But on the flip side, I’ve also had to bite my tongue to avoid giving advice or solutions to problems friends or relatives haven’t asked to hear. I don’t want to be the one who can’t keep her opinions to herself on matters of raising kids.

That doesn’t mean I’m not true to who I am, but it does mean that I try to be more careful to read the situation to see if my advice would be welcome. Sometimes, I’ll even ask before launching into what I would do. Other times, I catch myself on a tear, and apologize for hijacking the conversation into one of my parenting talks. Still others, I wait to be asked my opinion, and if it’s not solicited, then I move on to something else.

I also try not to criticize how others are raising kids. No one wins that game, and while friends, family, acquaintances might be handling a situation differently than how I would (and could be creating more angst while doing so), it’s not up to me to fix that problem.

We should be supportive, rather than critical; warm and accepting, rather than pointing fingers; listening, rather than speaking. Raising kids has enough challenges without throwing in moms and dads being afraid to open their mouths and share their troubles or concerns.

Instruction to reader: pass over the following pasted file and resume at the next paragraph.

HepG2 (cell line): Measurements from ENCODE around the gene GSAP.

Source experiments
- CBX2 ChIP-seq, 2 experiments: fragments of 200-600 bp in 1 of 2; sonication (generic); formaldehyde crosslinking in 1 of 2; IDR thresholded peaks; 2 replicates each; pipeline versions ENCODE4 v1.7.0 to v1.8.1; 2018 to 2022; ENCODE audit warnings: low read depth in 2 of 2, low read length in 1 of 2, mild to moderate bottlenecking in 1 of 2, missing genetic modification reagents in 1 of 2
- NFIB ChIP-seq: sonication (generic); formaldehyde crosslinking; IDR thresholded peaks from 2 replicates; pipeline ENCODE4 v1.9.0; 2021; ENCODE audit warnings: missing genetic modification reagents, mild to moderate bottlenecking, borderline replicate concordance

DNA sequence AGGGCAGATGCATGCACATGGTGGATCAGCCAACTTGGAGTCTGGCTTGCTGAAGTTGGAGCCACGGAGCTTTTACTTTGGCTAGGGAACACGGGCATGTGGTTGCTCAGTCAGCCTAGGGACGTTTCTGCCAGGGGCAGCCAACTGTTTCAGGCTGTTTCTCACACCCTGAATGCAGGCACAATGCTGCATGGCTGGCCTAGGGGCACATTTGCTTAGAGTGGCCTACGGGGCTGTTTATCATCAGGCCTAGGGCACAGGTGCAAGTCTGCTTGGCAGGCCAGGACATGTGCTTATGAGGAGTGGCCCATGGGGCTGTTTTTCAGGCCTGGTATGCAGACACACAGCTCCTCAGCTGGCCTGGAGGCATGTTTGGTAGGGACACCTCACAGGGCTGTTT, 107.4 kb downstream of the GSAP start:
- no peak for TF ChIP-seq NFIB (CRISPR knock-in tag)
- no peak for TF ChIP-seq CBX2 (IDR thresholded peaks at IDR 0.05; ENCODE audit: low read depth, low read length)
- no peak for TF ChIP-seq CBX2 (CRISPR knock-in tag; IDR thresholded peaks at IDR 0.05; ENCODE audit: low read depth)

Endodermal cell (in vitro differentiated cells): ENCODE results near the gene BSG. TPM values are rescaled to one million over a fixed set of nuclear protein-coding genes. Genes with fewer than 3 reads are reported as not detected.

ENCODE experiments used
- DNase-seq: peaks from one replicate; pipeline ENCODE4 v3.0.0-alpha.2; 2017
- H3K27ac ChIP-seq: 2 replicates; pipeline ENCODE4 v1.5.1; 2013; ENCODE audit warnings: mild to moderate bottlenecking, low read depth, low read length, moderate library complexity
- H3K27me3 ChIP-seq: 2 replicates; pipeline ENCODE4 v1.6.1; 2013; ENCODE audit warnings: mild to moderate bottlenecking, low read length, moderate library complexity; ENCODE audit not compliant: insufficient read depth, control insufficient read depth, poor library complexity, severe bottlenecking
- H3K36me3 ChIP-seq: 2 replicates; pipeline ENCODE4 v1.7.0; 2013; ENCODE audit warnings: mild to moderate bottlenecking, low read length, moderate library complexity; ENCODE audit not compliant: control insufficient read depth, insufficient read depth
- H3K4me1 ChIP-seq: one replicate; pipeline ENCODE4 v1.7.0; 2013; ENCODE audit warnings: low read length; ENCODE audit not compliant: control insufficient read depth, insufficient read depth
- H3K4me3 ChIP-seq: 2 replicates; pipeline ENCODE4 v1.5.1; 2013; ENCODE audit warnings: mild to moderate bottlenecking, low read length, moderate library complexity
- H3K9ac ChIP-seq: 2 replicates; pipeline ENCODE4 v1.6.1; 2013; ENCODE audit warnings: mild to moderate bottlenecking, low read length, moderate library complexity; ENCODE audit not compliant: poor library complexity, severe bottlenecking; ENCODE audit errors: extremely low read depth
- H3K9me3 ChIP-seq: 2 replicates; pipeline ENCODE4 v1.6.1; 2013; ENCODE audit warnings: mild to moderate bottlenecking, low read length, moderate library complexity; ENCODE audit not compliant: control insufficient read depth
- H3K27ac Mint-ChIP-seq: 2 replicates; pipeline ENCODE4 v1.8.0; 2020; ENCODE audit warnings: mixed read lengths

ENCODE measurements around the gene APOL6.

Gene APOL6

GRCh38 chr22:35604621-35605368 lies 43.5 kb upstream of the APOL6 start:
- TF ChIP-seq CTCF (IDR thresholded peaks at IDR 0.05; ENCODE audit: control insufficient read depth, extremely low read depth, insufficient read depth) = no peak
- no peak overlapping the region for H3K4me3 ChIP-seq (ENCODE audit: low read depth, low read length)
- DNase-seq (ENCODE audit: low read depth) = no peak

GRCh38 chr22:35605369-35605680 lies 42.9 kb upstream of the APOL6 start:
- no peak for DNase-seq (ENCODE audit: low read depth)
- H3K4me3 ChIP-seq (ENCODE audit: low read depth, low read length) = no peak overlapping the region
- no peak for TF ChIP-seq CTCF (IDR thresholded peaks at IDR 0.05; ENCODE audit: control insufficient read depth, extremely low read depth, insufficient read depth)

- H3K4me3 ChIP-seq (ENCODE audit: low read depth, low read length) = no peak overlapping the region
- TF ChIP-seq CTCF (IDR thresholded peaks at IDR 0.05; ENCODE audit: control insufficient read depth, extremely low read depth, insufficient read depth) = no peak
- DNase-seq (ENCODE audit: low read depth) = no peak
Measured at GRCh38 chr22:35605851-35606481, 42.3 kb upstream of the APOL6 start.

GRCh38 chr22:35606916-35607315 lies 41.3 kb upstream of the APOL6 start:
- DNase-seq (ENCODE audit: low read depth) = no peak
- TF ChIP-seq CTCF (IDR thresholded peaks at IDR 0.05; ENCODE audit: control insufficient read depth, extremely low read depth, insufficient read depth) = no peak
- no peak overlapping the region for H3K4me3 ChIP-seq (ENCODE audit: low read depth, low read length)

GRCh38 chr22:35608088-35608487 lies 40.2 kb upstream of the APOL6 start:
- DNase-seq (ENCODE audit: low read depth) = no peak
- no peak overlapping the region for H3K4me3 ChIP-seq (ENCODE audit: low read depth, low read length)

Until next time,

Mothers and Daughters

As a daughter (and a mother of daughters), I have firsthand knowledge of the complicated relationship between moms and daughters. As one with two sisters (and a brother) more than a decade older than me—and with a brother and sister more than a decade younger than me—I’m in a unique position to see this in a microcosm of our family.

For example, I experienced how my mom related to adult children while I was in my tweens and early teens. At the same time, I saw how my mom related to babies/toddlers while in my middle teens. I also could see patterns in how my mom raised daughters in particular. For example, how my mother communicated with my younger sister when she was a teenager echoed how she did so with me. When my mother told me how my younger sister adversely reacted to certain things, I sometimes gently pointed out that wasn’t surprising because I acted the same way in response to the same situation.

I well remember saying to myself, “I will NEVER do that as a mom with my daughters.” But even as a teenager or young adult, I had enough self-awareness to know that while I might not do that particular thing that drove the teenage me crazy, I would likely do something else entirely that will drive my own teenagers crazy.